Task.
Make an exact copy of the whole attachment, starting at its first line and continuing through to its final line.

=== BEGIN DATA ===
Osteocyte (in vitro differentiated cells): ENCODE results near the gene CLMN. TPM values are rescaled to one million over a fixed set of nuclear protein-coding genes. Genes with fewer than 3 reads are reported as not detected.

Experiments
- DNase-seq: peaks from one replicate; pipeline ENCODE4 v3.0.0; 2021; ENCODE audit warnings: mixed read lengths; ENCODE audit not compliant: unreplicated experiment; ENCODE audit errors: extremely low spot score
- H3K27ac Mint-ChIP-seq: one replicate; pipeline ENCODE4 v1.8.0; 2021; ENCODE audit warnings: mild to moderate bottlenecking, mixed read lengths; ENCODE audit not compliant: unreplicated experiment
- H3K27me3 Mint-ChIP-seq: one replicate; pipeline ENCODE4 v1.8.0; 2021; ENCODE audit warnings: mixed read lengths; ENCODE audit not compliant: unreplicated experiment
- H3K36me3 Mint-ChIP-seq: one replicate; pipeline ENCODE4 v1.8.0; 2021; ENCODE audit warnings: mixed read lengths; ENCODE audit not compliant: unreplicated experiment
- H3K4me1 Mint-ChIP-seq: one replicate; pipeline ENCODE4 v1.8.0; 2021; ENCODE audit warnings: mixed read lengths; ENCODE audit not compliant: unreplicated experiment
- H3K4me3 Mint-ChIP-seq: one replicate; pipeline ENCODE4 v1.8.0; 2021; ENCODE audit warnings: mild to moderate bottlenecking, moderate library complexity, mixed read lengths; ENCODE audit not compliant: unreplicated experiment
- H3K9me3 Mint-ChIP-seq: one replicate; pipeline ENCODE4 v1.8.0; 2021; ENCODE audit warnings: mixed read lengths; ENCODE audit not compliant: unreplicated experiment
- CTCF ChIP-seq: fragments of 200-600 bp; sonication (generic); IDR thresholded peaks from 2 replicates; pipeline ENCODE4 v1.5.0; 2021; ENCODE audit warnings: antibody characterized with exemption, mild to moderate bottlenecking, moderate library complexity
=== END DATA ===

Osteocyte (in vitro differentiated cells): ENCODE results near the gene CLMN. TPM values are rescaled to one million over a fixed set of nuclear protein-coding genes. Genes with fewer than 3 reads are reported as not detected.

Experiments
- DNase-seq: peaks from one replicate; pipeline ENCODE4 v3.0.0; 2021; ENCODE audit warnings: mixed read lengths; ENCODE audit not compliant: unreplicated experiment; ENCODE audit errors: extremely low spot score
- H3K27ac Mint-ChIP-seq: one replicate; pipeline ENCODE4 v1.8.0; 2021; ENCODE audit warnings: mild to moderate bottlenecking, mixed read lengths; ENCODE audit not compliant: unreplicated experiment
- H3K27me3 Mint-ChIP-seq: one replicate; pipeline ENCODE4 v1.8.0; 2021; ENCODE audit warnings: mixed read lengths; ENCODE audit not compliant: unreplicated experiment
- H3K36me3 Mint-ChIP-seq: one replicate; pipeline ENCODE4 v1.8.0; 2021; ENCODE audit warnings: mixed read lengths; ENCODE audit not compliant: unreplicated experiment
- H3K4me1 Mint-ChIP-seq: one replicate; pipeline ENCODE4 v1.8.0; 2021; ENCODE audit warnings: mixed read lengths; ENCODE audit not compliant: unreplicated experiment
- H3K4me3 Mint-ChIP-seq: one replicate; pipeline ENCODE4 v1.8.0; 2021; ENCODE audit warnings: mild to moderate bottlenecking, moderate library complexity, mixed read lengths; ENCODE audit not compliant: unreplicated experiment
- H3K9me3 Mint-ChIP-seq: one replicate; pipeline ENCODE4 v1.8.0; 2021; ENCODE audit warnings: mixed read lengths; ENCODE audit not compliant: unreplicated experiment
- CTCF ChIP-seq: fragments of 200-600 bp; sonication (generic); IDR thresholded peaks from 2 replicates; pipeline ENCODE4 v1.5.0; 2021; ENCODE audit warnings: antibody characterized with exemption, mild to moderate bottlenecking, moderate library complexity